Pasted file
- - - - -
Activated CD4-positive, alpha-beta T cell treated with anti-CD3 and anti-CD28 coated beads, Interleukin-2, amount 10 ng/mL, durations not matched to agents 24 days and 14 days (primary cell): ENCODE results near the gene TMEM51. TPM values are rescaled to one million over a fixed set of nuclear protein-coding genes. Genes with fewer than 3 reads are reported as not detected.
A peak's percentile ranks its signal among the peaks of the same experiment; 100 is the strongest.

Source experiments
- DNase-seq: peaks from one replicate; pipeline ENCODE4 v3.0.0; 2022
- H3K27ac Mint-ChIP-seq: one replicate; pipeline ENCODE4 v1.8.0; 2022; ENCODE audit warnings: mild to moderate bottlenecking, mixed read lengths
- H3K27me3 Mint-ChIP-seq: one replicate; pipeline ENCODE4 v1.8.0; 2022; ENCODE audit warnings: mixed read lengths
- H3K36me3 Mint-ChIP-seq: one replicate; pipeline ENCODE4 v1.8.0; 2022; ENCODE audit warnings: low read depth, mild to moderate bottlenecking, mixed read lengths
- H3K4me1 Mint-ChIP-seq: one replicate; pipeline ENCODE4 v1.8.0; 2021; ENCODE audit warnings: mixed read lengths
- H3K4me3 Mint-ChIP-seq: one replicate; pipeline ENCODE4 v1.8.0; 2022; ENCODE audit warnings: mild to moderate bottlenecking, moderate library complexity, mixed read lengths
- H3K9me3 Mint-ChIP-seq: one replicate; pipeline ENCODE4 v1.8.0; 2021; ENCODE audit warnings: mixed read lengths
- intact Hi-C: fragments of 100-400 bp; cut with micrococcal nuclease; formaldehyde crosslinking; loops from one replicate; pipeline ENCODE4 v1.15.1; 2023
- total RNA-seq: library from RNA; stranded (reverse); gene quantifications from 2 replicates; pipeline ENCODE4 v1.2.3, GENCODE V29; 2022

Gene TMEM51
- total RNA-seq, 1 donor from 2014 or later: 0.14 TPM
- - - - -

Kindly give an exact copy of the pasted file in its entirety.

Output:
Activated CD4-positive, alpha-beta T cell treated with anti-CD3 and anti-CD28 coated beads, Interleukin-2, amount 10 ng/mL, durations not matched to agents 24 days and 14 days (primary cell): ENCODE results near the gene TMEM51. TPM values are rescaled to one million over a fixed set of nuclear protein-coding genes. Genes with fewer than 3 reads are reported as not detected.
A peak's percentile ranks its signal among the peaks of the same experiment; 100 is the strongest.

Source experiments
- DNase-seq: peaks from one replicate; pipeline ENCODE4 v3.0.0; 2022
- H3K27ac Mint-ChIP-seq: one replicate; pipeline ENCODE4 v1.8.0; 2022; ENCODE audit warnings: mild to moderate bottlenecking, mixed read lengths
- H3K27me3 Mint-ChIP-seq: one replicate; pipeline ENCODE4 v1.8.0; 2022; ENCODE audit warnings: mixed read lengths
- H3K36me3 Mint-ChIP-seq: one replicate; pipeline ENCODE4 v1.8.0; 2022; ENCODE audit warnings: low read depth, mild to moderate bottlenecking, mixed read lengths
- H3K4me1 Mint-ChIP-seq: one replicate; pipeline ENCODE4 v1.8.0; 2021; ENCODE audit warnings: mixed read lengths
- H3K4me3 Mint-ChIP-seq: one replicate; pipeline ENCODE4 v1.8.0; 2022; ENCODE audit warnings: mild to moderate bottlenecking, moderate library complexity, mixed read lengths
- H3K9me3 Mint-ChIP-seq: one replicate; pipeline ENCODE4 v1.8.0; 2021; ENCODE audit warnings: mixed read lengths
- intact Hi-C: fragments of 100-400 bp; cut with micrococcal nuclease; formaldehyde crosslinking; loops from one replicate; pipeline ENCODE4 v1.15.1; 2023
- total RNA-seq: library from RNA; stranded (reverse); gene quantifications from 2 replicates; pipeline ENCODE4 v1.2.3, GENCODE V29; 2022

Gene TMEM51
- total RNA-seq, 1 donor from 2014 or later: 0.14 TPM